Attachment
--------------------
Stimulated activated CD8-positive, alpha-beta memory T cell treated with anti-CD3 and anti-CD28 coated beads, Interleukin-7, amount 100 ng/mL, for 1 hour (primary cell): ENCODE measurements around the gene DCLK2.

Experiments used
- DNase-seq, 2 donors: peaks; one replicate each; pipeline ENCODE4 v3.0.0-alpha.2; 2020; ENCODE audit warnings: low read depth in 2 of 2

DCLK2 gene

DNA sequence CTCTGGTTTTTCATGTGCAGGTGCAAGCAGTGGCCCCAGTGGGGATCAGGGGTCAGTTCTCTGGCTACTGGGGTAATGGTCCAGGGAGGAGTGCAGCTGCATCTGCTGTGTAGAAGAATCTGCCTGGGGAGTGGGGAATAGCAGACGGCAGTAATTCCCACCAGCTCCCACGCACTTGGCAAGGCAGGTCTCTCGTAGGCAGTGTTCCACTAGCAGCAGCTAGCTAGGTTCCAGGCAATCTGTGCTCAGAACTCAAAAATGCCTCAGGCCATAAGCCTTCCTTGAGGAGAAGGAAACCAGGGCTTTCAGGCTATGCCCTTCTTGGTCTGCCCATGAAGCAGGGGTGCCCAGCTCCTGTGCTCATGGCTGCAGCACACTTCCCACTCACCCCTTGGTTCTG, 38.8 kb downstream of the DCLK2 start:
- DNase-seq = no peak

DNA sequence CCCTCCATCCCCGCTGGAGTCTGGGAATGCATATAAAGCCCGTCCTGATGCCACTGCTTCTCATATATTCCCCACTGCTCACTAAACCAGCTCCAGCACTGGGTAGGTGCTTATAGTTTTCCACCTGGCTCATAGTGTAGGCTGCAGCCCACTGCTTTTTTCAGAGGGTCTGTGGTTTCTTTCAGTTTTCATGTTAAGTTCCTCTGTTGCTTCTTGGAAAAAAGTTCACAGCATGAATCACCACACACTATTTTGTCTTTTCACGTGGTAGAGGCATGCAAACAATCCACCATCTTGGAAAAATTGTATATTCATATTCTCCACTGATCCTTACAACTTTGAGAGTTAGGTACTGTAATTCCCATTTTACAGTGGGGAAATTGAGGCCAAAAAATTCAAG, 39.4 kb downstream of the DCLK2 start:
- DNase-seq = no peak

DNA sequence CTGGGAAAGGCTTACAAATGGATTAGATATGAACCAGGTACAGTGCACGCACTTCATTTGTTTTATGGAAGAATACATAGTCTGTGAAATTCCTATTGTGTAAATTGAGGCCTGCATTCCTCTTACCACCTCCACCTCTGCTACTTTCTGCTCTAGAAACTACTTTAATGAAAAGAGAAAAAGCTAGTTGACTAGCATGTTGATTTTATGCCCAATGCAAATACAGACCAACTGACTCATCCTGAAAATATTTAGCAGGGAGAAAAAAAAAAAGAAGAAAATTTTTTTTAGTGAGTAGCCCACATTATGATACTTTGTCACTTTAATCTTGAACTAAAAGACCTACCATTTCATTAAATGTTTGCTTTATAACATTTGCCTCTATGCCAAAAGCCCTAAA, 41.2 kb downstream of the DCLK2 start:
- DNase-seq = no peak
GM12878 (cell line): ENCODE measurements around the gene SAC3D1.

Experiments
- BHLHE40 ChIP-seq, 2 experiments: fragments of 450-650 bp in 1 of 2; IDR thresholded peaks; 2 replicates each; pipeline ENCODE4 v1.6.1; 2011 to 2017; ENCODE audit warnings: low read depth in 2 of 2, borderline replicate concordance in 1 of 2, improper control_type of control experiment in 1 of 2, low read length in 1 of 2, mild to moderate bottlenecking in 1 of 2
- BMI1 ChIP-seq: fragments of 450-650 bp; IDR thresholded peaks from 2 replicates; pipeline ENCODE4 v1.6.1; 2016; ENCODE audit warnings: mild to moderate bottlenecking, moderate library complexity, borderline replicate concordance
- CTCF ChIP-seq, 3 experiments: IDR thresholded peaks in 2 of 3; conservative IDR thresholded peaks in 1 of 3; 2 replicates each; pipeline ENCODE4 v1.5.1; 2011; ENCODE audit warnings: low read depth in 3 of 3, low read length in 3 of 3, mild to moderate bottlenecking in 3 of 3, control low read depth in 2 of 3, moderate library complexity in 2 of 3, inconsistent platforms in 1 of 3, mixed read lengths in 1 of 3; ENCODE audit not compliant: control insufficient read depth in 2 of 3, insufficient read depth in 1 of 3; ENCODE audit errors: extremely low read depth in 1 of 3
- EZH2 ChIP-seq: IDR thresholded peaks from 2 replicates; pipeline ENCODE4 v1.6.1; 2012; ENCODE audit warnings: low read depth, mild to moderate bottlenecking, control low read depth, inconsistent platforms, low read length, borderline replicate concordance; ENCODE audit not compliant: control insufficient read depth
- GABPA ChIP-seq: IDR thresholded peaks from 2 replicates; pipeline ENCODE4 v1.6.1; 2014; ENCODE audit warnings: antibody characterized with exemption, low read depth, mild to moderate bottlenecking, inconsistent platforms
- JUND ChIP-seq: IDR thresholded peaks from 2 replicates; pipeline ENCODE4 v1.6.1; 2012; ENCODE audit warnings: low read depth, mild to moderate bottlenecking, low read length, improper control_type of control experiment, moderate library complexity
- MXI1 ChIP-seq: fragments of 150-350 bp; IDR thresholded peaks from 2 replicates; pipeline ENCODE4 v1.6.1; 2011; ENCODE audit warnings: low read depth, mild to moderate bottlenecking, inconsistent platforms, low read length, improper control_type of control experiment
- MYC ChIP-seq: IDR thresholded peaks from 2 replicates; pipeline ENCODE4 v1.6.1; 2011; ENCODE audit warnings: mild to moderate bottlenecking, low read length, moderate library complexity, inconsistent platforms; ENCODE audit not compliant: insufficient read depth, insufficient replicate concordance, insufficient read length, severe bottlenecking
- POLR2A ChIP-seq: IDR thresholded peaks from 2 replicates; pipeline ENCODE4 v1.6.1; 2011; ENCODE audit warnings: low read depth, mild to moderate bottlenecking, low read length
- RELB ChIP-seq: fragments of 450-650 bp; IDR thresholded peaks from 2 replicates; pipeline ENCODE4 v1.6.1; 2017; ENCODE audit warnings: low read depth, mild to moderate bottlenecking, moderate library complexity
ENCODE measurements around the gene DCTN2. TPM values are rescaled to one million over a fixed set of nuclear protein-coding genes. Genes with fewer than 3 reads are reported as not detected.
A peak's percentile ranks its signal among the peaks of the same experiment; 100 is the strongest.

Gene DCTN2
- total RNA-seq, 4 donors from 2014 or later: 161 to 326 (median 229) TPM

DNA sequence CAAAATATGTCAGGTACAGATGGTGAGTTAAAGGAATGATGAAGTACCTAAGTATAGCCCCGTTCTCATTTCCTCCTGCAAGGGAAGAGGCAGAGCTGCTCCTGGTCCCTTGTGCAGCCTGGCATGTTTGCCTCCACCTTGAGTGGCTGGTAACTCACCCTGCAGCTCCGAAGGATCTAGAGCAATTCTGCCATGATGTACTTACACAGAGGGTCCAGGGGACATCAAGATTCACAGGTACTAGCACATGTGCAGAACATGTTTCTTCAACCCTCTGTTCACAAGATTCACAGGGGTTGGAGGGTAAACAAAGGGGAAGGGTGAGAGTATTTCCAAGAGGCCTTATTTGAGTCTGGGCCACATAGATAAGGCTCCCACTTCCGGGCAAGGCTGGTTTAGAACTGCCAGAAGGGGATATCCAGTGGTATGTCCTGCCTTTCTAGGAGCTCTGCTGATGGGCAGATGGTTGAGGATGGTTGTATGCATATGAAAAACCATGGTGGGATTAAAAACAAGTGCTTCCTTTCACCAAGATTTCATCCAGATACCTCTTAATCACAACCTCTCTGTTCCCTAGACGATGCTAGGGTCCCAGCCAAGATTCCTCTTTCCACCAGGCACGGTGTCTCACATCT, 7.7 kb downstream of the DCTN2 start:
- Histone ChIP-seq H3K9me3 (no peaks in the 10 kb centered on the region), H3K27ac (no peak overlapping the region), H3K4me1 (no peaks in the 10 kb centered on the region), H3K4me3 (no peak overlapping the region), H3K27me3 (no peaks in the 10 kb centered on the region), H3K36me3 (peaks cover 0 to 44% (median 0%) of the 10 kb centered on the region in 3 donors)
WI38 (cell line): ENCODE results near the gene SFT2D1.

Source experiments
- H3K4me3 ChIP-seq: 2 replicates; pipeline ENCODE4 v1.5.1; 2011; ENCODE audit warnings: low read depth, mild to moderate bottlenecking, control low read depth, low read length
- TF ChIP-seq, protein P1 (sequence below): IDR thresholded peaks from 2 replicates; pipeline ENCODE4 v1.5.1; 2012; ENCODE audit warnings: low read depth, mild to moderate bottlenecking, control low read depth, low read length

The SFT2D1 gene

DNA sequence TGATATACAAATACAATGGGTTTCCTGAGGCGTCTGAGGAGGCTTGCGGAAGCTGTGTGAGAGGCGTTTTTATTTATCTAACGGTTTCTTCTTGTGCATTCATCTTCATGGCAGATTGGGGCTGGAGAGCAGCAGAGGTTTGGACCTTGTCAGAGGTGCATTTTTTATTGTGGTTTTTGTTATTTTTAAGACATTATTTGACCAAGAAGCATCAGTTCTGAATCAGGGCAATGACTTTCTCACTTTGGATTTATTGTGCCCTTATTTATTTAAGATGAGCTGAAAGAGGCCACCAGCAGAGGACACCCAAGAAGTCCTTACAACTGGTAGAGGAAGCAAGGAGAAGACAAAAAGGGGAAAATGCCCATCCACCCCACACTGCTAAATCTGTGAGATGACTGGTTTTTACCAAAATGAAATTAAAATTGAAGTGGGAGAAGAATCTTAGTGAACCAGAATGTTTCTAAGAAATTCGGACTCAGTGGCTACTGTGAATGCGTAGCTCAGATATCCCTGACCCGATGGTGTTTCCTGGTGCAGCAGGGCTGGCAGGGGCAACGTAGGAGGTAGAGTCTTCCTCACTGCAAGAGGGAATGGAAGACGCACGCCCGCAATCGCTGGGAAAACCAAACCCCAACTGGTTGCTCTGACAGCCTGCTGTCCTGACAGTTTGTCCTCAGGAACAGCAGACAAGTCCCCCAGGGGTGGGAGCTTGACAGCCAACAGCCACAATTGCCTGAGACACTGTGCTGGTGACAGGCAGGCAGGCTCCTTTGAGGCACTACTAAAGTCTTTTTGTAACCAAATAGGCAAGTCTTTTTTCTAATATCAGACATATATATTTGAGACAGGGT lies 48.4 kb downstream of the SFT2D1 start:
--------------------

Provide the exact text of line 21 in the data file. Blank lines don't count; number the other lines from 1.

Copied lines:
- POLR2A ChIP-seq: IDR thresholded peaks from 2 replicates; pipeline ENCODE4 v1.6.1; 2011; ENCODE audit warnings: low read depth, mild to moderate bottlenecking, low read length